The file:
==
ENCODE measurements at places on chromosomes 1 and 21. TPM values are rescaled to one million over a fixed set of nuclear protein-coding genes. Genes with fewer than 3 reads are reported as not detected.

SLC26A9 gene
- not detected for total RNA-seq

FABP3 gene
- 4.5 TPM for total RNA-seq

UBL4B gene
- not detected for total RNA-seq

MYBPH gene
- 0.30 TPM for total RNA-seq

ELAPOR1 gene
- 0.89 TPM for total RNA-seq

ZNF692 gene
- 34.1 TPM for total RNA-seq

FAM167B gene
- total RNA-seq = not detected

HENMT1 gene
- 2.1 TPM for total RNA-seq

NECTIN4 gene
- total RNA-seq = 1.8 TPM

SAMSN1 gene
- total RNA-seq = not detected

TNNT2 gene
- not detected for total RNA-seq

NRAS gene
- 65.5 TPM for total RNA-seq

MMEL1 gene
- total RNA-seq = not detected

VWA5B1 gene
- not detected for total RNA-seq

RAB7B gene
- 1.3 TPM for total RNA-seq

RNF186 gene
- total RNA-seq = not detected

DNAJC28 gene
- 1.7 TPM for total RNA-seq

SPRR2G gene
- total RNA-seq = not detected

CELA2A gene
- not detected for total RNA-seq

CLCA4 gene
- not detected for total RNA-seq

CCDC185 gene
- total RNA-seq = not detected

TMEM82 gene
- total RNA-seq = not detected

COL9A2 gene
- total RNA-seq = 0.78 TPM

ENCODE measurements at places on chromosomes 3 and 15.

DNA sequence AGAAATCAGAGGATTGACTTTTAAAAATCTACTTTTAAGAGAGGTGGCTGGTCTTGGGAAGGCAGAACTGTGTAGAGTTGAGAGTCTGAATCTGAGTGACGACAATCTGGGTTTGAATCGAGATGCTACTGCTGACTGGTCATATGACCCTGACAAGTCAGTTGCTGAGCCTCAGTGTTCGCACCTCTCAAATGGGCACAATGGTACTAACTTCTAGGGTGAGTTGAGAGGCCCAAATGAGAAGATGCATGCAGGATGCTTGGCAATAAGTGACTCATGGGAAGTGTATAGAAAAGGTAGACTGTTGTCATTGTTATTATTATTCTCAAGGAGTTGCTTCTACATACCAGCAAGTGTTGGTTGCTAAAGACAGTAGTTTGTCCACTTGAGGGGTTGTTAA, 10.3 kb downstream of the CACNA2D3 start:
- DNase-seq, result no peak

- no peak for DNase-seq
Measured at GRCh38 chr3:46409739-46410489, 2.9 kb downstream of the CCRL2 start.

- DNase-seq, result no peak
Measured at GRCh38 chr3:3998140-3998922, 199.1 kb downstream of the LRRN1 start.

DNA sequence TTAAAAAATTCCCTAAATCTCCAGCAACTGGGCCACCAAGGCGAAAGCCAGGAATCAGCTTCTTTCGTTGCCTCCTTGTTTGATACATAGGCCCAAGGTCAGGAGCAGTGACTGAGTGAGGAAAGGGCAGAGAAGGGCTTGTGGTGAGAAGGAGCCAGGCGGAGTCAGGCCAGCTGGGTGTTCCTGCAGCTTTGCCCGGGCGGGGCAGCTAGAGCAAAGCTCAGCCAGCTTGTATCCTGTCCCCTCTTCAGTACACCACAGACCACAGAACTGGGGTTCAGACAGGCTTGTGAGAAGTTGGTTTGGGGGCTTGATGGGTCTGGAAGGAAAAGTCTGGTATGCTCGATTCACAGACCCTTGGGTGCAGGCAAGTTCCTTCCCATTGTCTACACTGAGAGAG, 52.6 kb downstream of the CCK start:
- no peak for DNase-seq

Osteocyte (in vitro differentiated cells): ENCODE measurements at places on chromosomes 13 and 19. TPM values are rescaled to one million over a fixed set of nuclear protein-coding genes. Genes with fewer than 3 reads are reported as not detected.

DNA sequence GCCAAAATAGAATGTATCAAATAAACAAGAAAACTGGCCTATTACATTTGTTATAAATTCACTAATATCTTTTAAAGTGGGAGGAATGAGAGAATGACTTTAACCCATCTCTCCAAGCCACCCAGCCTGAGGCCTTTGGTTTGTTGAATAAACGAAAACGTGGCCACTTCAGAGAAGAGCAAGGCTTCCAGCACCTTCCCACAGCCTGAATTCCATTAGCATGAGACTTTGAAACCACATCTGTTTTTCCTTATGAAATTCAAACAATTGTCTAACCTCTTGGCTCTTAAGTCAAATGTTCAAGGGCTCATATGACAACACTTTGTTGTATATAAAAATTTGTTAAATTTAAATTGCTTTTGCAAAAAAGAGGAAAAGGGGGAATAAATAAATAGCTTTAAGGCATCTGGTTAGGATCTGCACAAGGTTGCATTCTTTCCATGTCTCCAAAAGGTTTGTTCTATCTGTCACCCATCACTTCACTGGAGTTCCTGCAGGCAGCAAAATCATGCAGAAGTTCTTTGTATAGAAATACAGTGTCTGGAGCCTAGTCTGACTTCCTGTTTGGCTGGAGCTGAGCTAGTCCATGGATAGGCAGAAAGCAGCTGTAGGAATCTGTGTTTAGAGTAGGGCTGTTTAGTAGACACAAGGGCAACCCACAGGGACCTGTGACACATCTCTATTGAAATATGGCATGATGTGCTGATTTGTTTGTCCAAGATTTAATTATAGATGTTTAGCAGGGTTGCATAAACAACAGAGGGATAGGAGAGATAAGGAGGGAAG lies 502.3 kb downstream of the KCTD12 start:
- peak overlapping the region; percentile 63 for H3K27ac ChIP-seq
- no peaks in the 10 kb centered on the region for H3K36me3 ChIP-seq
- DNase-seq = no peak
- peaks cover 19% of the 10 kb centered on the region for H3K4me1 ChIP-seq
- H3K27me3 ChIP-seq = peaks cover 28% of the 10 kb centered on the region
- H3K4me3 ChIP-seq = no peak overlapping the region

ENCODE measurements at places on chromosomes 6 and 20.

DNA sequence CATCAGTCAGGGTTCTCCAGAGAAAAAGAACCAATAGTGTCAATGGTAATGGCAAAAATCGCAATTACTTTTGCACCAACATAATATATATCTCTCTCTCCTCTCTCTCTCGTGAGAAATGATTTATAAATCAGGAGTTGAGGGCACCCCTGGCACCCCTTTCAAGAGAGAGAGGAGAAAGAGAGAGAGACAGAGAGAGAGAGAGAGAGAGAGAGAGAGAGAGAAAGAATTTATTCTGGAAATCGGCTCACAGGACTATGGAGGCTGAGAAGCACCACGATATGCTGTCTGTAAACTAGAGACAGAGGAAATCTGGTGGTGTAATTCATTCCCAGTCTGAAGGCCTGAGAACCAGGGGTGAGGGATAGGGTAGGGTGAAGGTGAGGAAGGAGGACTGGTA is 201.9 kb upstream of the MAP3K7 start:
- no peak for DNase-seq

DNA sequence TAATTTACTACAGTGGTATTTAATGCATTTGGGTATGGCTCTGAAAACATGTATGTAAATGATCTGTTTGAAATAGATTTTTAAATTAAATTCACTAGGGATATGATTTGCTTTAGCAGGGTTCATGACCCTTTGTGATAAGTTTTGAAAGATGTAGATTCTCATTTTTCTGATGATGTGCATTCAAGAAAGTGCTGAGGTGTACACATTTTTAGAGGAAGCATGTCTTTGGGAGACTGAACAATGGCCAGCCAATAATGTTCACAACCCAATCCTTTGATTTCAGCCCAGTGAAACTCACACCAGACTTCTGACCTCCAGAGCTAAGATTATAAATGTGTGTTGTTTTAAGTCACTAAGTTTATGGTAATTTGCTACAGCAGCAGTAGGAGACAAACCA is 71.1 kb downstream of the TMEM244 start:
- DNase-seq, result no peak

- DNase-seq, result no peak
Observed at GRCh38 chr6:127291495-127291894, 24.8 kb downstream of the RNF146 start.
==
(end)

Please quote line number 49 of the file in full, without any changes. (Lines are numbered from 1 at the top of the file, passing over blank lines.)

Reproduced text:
DNA sequence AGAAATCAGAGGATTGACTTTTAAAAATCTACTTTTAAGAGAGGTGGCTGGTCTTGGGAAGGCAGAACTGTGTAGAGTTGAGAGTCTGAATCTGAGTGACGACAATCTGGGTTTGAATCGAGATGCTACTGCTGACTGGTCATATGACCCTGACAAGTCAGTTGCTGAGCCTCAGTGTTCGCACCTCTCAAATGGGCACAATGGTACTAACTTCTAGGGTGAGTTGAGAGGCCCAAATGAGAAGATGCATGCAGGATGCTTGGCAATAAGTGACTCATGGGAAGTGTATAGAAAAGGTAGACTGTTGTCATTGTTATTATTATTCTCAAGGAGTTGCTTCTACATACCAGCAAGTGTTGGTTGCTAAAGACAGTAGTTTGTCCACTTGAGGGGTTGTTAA, 10.3 kb downstream of the CACNA2D3 start: